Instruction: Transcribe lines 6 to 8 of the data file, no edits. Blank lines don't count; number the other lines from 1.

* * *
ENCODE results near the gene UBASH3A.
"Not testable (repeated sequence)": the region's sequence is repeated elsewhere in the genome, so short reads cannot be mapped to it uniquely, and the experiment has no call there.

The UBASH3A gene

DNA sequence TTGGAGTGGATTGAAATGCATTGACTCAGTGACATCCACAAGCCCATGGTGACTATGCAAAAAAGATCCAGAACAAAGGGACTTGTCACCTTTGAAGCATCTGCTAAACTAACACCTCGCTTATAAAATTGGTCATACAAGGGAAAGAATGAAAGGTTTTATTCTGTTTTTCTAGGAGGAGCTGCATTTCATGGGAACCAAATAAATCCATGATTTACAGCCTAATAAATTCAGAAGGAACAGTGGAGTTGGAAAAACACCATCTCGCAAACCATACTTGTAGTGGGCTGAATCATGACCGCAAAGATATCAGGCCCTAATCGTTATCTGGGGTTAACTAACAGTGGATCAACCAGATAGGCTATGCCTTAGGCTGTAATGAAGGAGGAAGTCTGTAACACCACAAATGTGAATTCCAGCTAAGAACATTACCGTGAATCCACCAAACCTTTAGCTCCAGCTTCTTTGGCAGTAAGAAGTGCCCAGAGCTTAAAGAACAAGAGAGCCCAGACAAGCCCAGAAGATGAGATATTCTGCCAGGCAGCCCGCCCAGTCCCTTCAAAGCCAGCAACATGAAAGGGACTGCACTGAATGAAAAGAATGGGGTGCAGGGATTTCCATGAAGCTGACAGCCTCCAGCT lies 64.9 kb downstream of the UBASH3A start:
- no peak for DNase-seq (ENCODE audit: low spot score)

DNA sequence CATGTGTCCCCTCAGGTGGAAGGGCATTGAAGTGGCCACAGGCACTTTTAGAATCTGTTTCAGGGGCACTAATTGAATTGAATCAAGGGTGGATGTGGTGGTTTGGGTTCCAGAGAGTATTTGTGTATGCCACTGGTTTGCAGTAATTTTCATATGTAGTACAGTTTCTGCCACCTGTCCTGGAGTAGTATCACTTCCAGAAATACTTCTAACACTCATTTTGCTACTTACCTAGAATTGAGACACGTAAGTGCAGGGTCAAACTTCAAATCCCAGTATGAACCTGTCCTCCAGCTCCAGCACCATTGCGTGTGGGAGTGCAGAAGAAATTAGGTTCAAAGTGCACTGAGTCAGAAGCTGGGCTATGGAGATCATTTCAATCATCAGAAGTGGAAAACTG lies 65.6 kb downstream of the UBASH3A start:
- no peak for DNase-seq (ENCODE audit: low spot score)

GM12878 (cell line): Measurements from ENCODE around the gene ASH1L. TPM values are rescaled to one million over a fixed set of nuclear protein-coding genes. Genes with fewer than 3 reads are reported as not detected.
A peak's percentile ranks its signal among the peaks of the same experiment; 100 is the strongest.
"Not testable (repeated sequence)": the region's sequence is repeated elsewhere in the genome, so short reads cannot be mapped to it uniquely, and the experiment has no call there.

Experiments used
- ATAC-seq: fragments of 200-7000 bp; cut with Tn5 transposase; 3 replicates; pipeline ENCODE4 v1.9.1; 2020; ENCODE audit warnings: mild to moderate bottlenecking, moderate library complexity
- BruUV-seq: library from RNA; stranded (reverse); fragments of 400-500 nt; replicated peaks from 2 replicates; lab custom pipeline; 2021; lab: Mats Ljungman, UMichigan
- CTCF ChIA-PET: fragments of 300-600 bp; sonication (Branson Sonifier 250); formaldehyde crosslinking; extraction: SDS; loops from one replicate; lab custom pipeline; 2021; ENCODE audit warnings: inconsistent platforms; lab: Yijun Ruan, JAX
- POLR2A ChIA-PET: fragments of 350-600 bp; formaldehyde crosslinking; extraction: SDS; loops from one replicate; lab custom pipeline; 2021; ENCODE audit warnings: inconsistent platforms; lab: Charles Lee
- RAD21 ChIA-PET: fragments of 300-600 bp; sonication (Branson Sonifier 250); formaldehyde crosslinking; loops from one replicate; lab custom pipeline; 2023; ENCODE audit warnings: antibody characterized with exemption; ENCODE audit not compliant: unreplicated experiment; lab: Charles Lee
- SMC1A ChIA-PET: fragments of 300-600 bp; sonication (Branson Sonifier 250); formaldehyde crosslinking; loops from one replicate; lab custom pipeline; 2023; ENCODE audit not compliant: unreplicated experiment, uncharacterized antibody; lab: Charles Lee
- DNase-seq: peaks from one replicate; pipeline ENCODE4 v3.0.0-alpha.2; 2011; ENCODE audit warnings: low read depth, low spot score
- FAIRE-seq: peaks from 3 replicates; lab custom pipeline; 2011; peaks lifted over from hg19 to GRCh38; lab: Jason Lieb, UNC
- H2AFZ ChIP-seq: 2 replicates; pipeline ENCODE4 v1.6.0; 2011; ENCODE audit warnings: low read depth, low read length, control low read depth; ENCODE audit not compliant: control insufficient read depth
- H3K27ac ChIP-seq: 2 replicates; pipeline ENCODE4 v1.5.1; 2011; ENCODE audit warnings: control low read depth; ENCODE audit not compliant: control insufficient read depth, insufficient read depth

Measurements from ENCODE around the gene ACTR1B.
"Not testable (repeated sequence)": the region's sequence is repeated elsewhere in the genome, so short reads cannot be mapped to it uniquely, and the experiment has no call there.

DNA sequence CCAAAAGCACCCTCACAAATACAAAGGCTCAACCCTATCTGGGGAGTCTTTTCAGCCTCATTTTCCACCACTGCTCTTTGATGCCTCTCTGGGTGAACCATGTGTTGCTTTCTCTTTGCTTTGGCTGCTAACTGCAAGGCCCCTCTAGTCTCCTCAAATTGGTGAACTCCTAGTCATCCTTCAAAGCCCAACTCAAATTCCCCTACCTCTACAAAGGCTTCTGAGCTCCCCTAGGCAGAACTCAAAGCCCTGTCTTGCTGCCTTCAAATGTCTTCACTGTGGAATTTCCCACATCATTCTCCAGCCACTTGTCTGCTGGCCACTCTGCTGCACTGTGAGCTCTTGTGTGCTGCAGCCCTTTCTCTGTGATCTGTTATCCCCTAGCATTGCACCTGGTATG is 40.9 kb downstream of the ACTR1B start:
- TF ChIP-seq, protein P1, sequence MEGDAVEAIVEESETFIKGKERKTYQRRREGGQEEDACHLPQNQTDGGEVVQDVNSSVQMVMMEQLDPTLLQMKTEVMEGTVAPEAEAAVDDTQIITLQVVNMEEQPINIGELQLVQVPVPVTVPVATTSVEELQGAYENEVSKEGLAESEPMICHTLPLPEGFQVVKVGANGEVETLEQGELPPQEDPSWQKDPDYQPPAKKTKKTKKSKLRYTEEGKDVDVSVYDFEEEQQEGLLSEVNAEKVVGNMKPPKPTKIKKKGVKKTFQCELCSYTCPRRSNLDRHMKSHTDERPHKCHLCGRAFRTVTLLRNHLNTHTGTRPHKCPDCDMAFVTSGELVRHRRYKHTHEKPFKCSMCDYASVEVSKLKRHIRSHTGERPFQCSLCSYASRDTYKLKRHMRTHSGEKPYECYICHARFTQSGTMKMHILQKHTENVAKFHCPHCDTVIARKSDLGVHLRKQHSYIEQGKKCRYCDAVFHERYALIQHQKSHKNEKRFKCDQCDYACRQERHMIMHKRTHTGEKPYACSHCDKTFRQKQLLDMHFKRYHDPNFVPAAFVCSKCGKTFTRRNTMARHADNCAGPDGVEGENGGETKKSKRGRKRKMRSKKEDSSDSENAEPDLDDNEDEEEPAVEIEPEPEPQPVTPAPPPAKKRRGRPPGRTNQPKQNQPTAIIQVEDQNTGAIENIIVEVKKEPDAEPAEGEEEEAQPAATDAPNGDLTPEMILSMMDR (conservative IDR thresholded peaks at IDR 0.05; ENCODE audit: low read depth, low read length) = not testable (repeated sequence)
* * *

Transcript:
DNA sequence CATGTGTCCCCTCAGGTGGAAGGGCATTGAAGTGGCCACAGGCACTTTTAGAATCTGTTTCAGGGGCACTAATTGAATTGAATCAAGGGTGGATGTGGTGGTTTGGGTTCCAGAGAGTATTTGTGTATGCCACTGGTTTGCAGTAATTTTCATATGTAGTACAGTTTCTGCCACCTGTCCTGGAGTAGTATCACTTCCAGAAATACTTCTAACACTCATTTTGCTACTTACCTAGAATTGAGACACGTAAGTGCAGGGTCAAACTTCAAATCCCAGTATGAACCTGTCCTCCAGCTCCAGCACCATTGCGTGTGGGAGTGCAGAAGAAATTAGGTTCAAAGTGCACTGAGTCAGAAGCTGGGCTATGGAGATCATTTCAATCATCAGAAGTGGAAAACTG lies 65.6 kb downstream of the UBASH3A start:
- no peak for DNase-seq (ENCODE audit: low spot score)

GM12878 (cell line): Measurements from ENCODE around the gene ASH1L. TPM values are rescaled to one million over a fixed set of nuclear protein-coding genes. Genes with fewer than 3 reads are reported as not detected.